The malaria parasite (Plasmodium sp.) contains a plastid-derived organelle called the apicoplast, which is essential for the growth of the parasite. In this organelle, a redox system comprising plant-type ferredoxin (Fd) and Fd:NADP(H) oxidoreductase (FNR) supplies reducing power for the crucial metabolic pathways. Electron transfer between P. falciparum Fd (PfFd) and FNR (PfFNR) is performed with higher affinity and specificity than those of plant Fd and FNR. We investigated the structural basis for such superior protein-protein interaction by focusing on the Plasumodium-specific regions of PfFd.
Antimalarial drug resistance has historically arisen through convergent de novo mutations in Plasmodium falciparum parasite populations in Southeast Asia and South America. For the past decade in Southeast Asia, artemisinins, the core component of first-line antimalarial therapies, have experienced delayed parasite clearance associated with several pfk13 mutations, primarily C580Y.
Despite a significant decline in morbidity and mortality over the last two decades, in 2018 there were 228 million reported cases of malaria and 405,000 malaria-related deaths. Artemisinin, the cornerstone of artemisinin-based combination therapies, is the most potent drug in the antimalarial armamentarium against falciparum malaria. Heme-mediated activation of artemisinin and its derivatives results in widespread parasite protein alkylation, which is thought to lead to parasite death.
The emergence of artemisinin (ART) resistance in Plasmodium falciparum intra-erythrocytic parasites has led to increasing treatment failure rates with first-line ART-based combination therapies in Southeast Asia. Decreased parasite susceptibility is caused by K13 mutations, which are associated clinically with delayed parasite clearance in patients and in vitro with an enhanced ability of ring-stage parasites to survive brief exposure to the active ART metabolite dihydroartemisinin.
In Tanzania, chloroquine was replaced by sulphadoxine- pyrimethamine (SP) as a first-line for treatment of uncomplicated malaria. Due to high resistance in malaria parasites, SP lasted for only 5 years and by the end of 2006 it was replaced with the current artemisinin combination therapy. We therefore, set a study to determine the current genotypic mutations associated with Plasmodium falciparum resistance to artemisinin, partner drugs and chloroquine.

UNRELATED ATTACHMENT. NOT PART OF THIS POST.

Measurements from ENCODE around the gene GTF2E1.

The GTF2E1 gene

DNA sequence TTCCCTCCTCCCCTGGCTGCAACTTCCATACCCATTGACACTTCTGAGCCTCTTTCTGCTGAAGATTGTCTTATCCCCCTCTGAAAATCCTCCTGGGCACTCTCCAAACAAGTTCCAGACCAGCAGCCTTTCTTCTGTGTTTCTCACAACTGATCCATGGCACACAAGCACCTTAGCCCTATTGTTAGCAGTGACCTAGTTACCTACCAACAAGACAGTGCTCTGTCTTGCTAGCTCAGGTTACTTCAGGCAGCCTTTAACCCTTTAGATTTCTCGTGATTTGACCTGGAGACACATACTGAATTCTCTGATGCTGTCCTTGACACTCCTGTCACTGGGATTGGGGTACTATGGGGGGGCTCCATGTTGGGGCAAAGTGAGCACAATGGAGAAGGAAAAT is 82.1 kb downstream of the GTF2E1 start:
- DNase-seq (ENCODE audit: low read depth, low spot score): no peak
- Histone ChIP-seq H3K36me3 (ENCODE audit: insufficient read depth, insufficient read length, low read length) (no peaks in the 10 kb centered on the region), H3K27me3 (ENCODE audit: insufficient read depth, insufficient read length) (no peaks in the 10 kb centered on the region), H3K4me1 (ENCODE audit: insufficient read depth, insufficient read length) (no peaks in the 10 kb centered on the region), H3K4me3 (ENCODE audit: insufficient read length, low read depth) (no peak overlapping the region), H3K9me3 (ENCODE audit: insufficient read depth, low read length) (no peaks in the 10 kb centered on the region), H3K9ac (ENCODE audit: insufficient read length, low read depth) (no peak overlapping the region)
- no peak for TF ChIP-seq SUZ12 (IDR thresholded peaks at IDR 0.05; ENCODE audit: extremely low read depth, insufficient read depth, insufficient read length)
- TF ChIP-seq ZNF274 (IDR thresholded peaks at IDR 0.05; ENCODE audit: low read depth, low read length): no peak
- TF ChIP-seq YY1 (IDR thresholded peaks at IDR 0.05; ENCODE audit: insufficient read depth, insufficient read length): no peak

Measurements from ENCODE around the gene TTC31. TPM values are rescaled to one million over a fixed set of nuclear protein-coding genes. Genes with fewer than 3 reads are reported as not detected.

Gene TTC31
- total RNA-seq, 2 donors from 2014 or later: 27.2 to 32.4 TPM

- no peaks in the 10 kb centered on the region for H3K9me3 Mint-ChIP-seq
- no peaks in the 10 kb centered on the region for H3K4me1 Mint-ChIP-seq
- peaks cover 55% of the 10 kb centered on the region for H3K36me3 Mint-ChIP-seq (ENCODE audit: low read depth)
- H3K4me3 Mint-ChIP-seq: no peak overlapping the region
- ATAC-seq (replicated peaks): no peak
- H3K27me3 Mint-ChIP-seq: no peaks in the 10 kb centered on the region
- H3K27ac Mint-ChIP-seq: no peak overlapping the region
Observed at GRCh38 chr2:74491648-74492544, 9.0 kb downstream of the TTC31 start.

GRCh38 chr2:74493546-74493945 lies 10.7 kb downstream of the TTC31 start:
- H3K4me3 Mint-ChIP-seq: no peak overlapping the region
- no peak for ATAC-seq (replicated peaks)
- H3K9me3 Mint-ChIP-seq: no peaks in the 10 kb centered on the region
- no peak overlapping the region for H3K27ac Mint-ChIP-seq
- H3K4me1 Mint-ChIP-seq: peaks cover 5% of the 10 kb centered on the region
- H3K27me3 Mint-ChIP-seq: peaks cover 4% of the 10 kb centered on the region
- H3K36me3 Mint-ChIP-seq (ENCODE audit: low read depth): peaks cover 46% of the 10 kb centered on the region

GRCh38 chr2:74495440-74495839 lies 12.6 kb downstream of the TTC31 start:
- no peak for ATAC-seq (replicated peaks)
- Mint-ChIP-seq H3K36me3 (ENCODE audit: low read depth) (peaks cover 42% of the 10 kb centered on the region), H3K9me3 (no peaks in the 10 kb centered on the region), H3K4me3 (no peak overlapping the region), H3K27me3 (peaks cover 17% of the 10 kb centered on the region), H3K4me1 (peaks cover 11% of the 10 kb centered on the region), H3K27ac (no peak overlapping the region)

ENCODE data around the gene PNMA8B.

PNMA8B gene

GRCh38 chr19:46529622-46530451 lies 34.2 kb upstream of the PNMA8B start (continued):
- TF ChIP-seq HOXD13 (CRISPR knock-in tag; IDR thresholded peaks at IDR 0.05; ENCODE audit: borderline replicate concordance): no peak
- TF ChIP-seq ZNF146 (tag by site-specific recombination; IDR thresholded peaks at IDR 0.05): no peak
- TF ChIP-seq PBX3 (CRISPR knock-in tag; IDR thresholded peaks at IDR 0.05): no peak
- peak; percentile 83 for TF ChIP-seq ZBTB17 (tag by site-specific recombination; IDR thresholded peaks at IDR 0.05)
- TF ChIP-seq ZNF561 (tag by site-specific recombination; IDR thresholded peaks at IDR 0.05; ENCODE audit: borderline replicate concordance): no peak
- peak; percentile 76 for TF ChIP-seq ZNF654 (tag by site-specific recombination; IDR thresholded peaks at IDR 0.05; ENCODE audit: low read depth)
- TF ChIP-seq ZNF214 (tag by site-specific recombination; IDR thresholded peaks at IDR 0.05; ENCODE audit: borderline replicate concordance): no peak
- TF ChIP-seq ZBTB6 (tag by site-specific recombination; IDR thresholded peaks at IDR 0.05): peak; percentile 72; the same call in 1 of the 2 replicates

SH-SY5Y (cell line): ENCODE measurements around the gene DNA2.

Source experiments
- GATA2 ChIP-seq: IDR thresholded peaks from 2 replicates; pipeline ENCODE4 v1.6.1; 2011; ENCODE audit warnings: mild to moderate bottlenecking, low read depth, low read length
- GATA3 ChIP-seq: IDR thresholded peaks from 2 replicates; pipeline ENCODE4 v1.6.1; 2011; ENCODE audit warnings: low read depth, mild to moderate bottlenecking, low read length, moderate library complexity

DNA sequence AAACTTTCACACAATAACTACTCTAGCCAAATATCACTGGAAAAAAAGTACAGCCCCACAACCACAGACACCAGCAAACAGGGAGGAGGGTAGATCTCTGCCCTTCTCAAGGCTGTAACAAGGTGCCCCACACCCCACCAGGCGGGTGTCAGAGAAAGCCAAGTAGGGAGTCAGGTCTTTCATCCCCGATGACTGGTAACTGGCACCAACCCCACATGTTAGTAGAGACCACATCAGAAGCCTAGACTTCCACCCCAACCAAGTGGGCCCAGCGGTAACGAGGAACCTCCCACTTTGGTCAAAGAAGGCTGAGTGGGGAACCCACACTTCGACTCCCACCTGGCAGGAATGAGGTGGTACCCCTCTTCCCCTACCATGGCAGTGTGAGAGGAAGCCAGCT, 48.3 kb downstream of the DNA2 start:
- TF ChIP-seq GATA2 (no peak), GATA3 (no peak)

Mutations in the Plasmodium falciparum Kelch 13 (PfK13) protein are associated with artemisinin resistance. PfK13 is essential for asexual erythrocytic development, but its function is not known. We tagged the PfK13 protein with green fluorescent protein in P. falciparum to study its expression and localization in asexual and sexual stages. We used a new antibody against PfK13 to show that the PfK13 protein is expressed ubiquitously in both asexual erythrocytic stages and gametocytes and is localized in punctate structures, partially overlapping an endoplasmic reticulum marker.
Artemisinin and its derivatives (ARTs) are the frontline drugs against malaria, but resistance is jeopardizing their effectiveness. ART resistance is mediated by mutations in the parasite’s Kelch13 protein, but Kelch13 function and its role in resistance remain unclear. In this study, we identified proteins located at a Kelch13-defined compartment. Inactivation of eight of these proteins, including Kelch13, rendered parasites resistant to ART, revealing a pathway critical for resistance.
The emergence of artemisinin-resistant Plasmodium falciparum poses a major threat to current frontline artemisinin combination therapies.
A more detailed characterization of forest activities is needed but research on this topic raises methodological challenges.
These results suggest that the atg18 T38I polymorphism may provide additional resistance against artemisinin derivatives, but not partner drugs, even in the absence of kelch13 mutations, and may also be important in parasite survival during nutrient deprivation.